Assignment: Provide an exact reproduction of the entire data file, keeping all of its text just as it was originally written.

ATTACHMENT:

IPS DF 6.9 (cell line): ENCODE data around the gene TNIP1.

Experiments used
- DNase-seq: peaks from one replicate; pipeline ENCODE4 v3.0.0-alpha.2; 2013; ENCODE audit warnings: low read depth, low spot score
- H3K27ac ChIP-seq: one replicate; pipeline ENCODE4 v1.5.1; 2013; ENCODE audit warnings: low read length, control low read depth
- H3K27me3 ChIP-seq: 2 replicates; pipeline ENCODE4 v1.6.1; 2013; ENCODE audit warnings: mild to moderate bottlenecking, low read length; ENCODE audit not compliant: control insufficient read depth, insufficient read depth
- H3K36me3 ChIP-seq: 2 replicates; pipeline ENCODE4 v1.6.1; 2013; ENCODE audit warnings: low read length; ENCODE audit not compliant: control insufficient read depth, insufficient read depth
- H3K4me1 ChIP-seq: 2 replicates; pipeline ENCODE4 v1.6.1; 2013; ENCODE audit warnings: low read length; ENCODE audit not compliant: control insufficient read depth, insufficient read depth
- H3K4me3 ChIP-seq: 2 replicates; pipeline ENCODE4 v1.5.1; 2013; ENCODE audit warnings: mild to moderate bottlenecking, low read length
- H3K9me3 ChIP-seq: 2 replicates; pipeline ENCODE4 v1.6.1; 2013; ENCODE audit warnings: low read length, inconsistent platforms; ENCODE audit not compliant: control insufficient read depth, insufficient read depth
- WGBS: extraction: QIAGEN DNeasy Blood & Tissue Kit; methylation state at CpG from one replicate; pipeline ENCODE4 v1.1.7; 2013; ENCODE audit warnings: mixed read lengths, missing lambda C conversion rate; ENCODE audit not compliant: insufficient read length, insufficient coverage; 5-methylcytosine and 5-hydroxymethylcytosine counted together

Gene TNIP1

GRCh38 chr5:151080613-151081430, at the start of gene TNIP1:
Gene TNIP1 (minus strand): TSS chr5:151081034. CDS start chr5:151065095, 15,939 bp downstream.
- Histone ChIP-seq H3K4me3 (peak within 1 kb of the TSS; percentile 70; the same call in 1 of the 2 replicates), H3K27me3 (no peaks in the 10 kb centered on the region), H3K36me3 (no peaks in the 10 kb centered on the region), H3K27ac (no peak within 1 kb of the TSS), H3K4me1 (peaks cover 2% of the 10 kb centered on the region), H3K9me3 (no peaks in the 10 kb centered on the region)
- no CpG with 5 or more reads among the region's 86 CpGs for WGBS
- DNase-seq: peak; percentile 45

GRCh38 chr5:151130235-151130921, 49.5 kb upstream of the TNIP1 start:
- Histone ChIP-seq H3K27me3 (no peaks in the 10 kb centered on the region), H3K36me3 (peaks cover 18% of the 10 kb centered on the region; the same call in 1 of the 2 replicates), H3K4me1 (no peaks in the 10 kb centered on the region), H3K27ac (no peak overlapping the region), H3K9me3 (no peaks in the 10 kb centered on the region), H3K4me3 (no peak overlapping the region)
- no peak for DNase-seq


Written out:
IPS DF 6.9 (cell line): ENCODE data around the gene TNIP1.

Experiments used
- DNase-seq: peaks from one replicate; pipeline ENCODE4 v3.0.0-alpha.2; 2013; ENCODE audit warnings: low read depth, low spot score
- H3K27ac ChIP-seq: one replicate; pipeline ENCODE4 v1.5.1; 2013; ENCODE audit warnings: low read length, control low read depth
- H3K27me3 ChIP-seq: 2 replicates; pipeline ENCODE4 v1.6.1; 2013; ENCODE audit warnings: mild to moderate bottlenecking, low read length; ENCODE audit not compliant: control insufficient read depth, insufficient read depth
- H3K36me3 ChIP-seq: 2 replicates; pipeline ENCODE4 v1.6.1; 2013; ENCODE audit warnings: low read length; ENCODE audit not compliant: control insufficient read depth, insufficient read depth
- H3K4me1 ChIP-seq: 2 replicates; pipeline ENCODE4 v1.6.1; 2013; ENCODE audit warnings: low read length; ENCODE audit not compliant: control insufficient read depth, insufficient read depth
- H3K4me3 ChIP-seq: 2 replicates; pipeline ENCODE4 v1.5.1; 2013; ENCODE audit warnings: mild to moderate bottlenecking, low read length
- H3K9me3 ChIP-seq: 2 replicates; pipeline ENCODE4 v1.6.1; 2013; ENCODE audit warnings: low read length, inconsistent platforms; ENCODE audit not compliant: control insufficient read depth, insufficient read depth
- WGBS: extraction: QIAGEN DNeasy Blood & Tissue Kit; methylation state at CpG from one replicate; pipeline ENCODE4 v1.1.7; 2013; ENCODE audit warnings: mixed read lengths, missing lambda C conversion rate; ENCODE audit not compliant: insufficient read length, insufficient coverage; 5-methylcytosine and 5-hydroxymethylcytosine counted together

Gene TNIP1

GRCh38 chr5:151080613-151081430, at the start of gene TNIP1:
Gene TNIP1 (minus strand): TSS chr5:151081034. CDS start chr5:151065095, 15,939 bp downstream.
- Histone ChIP-seq H3K4me3 (peak within 1 kb of the TSS; percentile 70; the same call in 1 of the 2 replicates), H3K27me3 (no peaks in the 10 kb centered on the region), H3K36me3 (no peaks in the 10 kb centered on the region), H3K27ac (no peak within 1 kb of the TSS), H3K4me1 (peaks cover 2% of the 10 kb centered on the region), H3K9me3 (no peaks in the 10 kb centered on the region)
- no CpG with 5 or more reads among the region's 86 CpGs for WGBS
- DNase-seq: peak; percentile 45

GRCh38 chr5:151130235-151130921, 49.5 kb upstream of the TNIP1 start:
- Histone ChIP-seq H3K27me3 (no peaks in the 10 kb centered on the region), H3K36me3 (peaks cover 18% of the 10 kb centered on the region; the same call in 1 of the 2 replicates), H3K4me1 (no peaks in the 10 kb centered on the region), H3K27ac (no peak overlapping the region), H3K9me3 (no peaks in the 10 kb centered on the region), H3K4me3 (no peak overlapping the region)
- no peak for DNase-seq